Clemency, Luxembourg


Eastern view

Coat of arms

Map of Luxembourg with Clemency highlighted in orange, and the canton in dark red
Coordinates: 49°35′45″N 5°52′30″E / 49.5958°N 5.875°E / 49.5958; 5.875Coordinates: 49°35′45″N 5°52′30″E / 49.5958°N 5.875°E / 49.5958; 5.875
Country  Luxembourg
Canton Capellen
Area rank ? of 105
  Rank ? of 105
  Density rank ? of 105
Time zone CET (UTC+1)
  Summer (DST) CEST (UTC+2)
LAU 2 LU000{{{LAU2}}}

Clemency (Luxembourgish: Kënzeg, German: Küntzig) is a town and a former commune in south-western Luxembourg. Since 2012, it is part of the commune of Käerjeng. It is part of the canton of Capellen, which is part of the district of Luxembourg.

As of 2006, the town of Clemency, which lies in the south-west of the former commune, has a population of 1,823. The former commune also included the village of Fingig. Clemency is a rural community close to the Belgian border.

Clemency church


The commun is located on the Belgian border at the source of the River Eisch. At an altitude of 395 m, its highest point is in the village of Fingig. Clemency, situated on the junction of the CR 101 and the CR 110 is 21 km west of Luxembourg. It is 5 km from the E25 motorway to Luxembourg and Brussels. The area is partly forested but mostly agricultural with mixed farming. There are fishing ponds between Clemency and Fingig as well as a marshy nature reserve, the Neidriesch, where there is a colony of crested newts, a protected species.[1]

Celtic tomb

The history of Clemency goes back to the 1st century BC when the Treveri, a Celtic tribe, inhabited the region around Titelberg, a large oppidum near Rodange. A Celtic funeral chamber measuring 4.30 m by 4.20 m, the largest Gallic tomb ever found, was recently discovered at Clemency. From the offerings in the tomb, it was obviously the burial place of a Celtic nobleman. These included ten wine amphorae, an Italic bronze basin, an oil lamp from Campania, an iron grill and some 30 Gallic pots. There was also a chimney from an iron smelter in the chamber testifying to the deceased's association with iron production.[2]

An ancient parish

Although today's high-steepled church was built in 1726, records indicate that the community and its parish are far older. Information from the Pétange tourist office explains how one Karl Martell offered Clemency and Pétange to St. Maximin's Abbey, Trier, in 723. A document dated 1140 reports that Pétange belonged to the parish of Clemency. This apparently continued to be the case for several hundred years.[3]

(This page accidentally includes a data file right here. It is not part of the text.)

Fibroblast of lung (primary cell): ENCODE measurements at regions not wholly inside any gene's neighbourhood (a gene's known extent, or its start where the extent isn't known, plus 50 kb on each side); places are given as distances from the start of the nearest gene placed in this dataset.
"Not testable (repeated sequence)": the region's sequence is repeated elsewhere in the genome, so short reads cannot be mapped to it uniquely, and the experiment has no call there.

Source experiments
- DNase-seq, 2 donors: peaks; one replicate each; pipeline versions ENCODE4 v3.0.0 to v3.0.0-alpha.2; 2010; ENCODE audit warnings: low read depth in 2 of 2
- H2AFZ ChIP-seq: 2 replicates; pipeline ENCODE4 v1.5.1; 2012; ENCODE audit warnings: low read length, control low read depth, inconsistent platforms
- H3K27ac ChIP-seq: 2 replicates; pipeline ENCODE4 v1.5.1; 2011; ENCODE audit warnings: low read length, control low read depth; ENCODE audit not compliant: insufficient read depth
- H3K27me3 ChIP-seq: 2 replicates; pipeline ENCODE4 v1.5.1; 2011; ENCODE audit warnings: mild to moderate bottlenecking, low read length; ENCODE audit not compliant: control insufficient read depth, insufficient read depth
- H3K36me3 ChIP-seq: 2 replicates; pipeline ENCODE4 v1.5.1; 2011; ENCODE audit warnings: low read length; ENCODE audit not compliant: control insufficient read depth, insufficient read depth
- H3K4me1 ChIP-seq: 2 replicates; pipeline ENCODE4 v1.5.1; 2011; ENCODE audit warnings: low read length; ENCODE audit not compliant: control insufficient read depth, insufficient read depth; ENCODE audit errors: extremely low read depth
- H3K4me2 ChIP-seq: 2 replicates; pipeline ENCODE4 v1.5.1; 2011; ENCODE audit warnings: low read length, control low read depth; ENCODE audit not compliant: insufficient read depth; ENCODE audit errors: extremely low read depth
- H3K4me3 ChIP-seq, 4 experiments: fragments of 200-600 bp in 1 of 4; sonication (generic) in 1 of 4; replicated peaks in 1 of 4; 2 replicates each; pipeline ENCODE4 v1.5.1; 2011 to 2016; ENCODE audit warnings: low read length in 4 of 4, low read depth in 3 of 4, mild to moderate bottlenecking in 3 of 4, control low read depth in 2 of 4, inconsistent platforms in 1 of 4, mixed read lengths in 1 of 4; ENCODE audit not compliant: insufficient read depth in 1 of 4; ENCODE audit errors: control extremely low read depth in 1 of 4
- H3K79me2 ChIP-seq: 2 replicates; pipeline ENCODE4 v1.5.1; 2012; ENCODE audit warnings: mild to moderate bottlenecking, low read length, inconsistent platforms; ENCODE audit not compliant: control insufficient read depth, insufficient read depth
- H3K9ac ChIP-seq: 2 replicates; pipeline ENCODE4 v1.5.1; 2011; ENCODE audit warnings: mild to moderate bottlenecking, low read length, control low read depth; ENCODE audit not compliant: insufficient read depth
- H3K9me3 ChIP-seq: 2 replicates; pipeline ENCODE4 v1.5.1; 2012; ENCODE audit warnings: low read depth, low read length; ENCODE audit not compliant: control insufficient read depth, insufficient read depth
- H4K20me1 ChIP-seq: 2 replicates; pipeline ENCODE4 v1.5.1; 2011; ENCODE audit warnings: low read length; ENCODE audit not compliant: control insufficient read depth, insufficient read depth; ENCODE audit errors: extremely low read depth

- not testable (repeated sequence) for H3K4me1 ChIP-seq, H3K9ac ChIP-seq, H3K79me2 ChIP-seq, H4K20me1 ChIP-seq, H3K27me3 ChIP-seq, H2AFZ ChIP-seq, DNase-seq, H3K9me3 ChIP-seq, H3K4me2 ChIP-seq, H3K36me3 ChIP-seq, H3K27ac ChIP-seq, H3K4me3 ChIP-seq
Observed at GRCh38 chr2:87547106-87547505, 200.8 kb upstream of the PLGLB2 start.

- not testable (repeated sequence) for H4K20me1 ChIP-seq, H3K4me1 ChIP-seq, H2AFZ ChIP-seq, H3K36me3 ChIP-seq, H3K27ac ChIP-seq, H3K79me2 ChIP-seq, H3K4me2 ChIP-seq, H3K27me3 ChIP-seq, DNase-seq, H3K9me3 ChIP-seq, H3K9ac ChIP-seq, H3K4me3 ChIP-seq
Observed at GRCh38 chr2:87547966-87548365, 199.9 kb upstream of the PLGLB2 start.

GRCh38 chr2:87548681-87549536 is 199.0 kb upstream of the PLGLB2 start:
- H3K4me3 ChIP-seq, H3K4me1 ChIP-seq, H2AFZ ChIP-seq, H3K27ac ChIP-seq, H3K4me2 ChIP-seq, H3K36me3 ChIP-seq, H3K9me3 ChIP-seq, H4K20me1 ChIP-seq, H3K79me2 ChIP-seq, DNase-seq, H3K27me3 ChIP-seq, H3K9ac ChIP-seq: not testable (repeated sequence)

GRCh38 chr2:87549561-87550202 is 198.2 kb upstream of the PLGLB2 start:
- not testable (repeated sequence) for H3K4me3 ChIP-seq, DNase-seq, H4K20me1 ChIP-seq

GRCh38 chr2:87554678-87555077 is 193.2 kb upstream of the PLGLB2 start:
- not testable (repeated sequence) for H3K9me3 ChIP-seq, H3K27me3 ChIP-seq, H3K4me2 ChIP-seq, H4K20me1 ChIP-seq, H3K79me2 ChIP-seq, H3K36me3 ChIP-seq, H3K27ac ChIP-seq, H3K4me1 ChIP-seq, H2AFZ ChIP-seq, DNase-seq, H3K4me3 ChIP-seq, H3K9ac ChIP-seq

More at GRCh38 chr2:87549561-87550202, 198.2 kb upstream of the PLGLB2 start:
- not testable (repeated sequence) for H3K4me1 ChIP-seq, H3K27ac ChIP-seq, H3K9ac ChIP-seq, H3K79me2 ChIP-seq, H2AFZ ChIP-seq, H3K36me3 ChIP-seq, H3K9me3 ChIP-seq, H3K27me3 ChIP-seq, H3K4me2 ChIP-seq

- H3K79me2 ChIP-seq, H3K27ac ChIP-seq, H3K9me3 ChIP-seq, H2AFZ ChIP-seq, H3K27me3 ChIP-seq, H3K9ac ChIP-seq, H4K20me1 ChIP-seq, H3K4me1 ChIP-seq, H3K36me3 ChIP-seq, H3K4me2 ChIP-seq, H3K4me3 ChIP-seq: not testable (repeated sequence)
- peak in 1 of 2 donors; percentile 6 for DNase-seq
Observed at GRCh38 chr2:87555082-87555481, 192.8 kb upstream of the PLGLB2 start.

The old railway

The old Clemency railway station

In 1873, the Prince Henri railway was opened. It took passengers and goods from Pétange to Steinfort via Clemency. After it was extended in 1880 to run as far as Ettelbruck, a total distance of 52 km, it became known as the Attert Line. The railway, which operated until 1967, mainly for transporting iron ore and coke for the mining operations in the region. Today the old line has been converted into a cycle track.[4]

The castle

Clemency Castle

Clemency also has a small residential castle located close to the church in the centre of the town. Built in the 1660s, Clemency Castle had fallen into disrepair but in 2009 extensive renovation work was completed. As a result, the castle is now open to the public from time to time.[5]

Clemency today

Clemency continues to be primarily an agricultural community although it has recently been expanding as a residential area in view of its proximity to the E25 motorway. A few small companies have also been established there. It is also a good centre for walking and cycling, particularly as it is on the P12 cycle track from Lamadelaine to Colmar-Berg.[6]



Wikimedia Commons has media related to Clemency.
  1. Sentier Forestier Clemency from Administration des Eaux et Forêts. Retrieved 28 November 2007.
  2. Clemency L'âge du Fer récent from Luxembourg's National Museum of History and Art. Retrieved 26 November 2007.
  3. L'église de Pétange from S.I. Pétange. Retrieved 26 November 2007.
  4. La ligne ferroviaire de l'Attert from Steinfort Commune, Brochure. Retrieved 28 November 2007.
  5. "Le château de Clemency a repris la vie en douceur", L'Essentiel, 9 April 2009. (French) Retrieved 10 April 2011.
  6. Piste cyclable de l'Attert. Retrieved 26 November 2007.
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